News on Pink Floyd, Suge Knight, and others
· Black-light wishes and marijuana dreams: This week, Billboard pays tribute to Pink Floyd’s Dark Side of the Moon, the winningest album in chart history, which has spent a huge chunk of its 33-year existence on the bright side of the top 200. According to the magazine, the album debuted at No. 95 in 1973 — and stayed on straight through July 1988, only to return later with another 759 consecutive weeks. That means that the eternal rainbow-triangle-fractal beats out Bob Marley’s Legend, the second-place contestent, by a wide margin. Say what you want about artistic merit, but at 40 million sold and counting, Money, it is a gas…
· Getting a well-deserved break: Franz Ferdinand. The Scottish road dogs are finally taking several months off at the end of the summer, following an extensive U.S. tour with Death Cab for Cutie and various recording gigs. ”We have been on the road or in the studio continuously for three years,” singer Alex Kapranos told NME magazine, ”and I think everyone needs to spend some time with their wives or their girlfriends and live a bit of ordinary life again.”
· Those who missed their chance at Guns N’ Roses’ May dates in NYC, get thee to a passport center. Axl and band have just revealed that they’ll be opening two shows for the Rolling Stones — in Nurnberg on July 10 at Frankenstadion, and in Leipzig on July 12 at Zentralstadion. Look it up in your atlas; we don’t know, either. Also playing pebble to the Stones: Brit rock acts Kasabian (in Zurich and Nice), the Kaiser Chiefs (Croatia), and the Charlatans (London, Glasgow).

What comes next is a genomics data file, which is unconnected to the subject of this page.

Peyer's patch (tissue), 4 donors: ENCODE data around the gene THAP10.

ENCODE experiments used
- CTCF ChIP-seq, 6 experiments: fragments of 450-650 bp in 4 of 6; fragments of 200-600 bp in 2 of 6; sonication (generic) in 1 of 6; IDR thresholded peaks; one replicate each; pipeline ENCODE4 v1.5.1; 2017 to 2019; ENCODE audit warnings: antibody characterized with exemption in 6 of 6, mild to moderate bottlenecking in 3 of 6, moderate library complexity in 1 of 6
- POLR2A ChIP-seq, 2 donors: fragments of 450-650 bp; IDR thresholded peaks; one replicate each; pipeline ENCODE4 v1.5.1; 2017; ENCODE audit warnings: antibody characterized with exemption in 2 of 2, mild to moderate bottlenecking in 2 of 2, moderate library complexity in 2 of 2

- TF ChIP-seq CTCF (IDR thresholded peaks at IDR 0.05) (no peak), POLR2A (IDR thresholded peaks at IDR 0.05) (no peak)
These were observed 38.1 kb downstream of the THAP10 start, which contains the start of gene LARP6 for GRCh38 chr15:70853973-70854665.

· The death of Death Row? The label’s chief, Marion ”Suge” Knight, says he’s completely broke, with only $11 in his Washington Mutual checking account as well as $25,000 worth of ”personal jewelry,” $1,000 worth of clothes, and $2,000 worth of furniture, according to New York’s Daily News. His debts? They total $137.4 million — including $11.3 million in federal income tax. Declaring bankruptcy will also clear him of paying his former business partner Lydia Harris the $107 million the courts have declared is rightfully hers, as a 50 percent stake in the label that she helped found in 1989. As for Vanilla Ice, alleged Knight assault victim: probably not wasting any tears on Suge’s plight.
· Poor M.I.A.; it’s hard to tell if it’s the singer’s Sri Lankan background, radical(ish) politics, or simply bad timing, but recent rants on her MySpace journal state that plans to record a follow-up to her blogger-beloved 2005 debut, Arular, in the U.S. have been thwarted by the government, which has refused to grant her extended entry. Apparently, though, she’s plenty good enough for that American Everyman’s car, the Honda Civic, which prominently uses her song ”Galang” in its current ad campaign.
· Just Like Honey: Sweet news for Jesus and Mary Chain fans — Rhino Records is releasing five of the seminal Brits’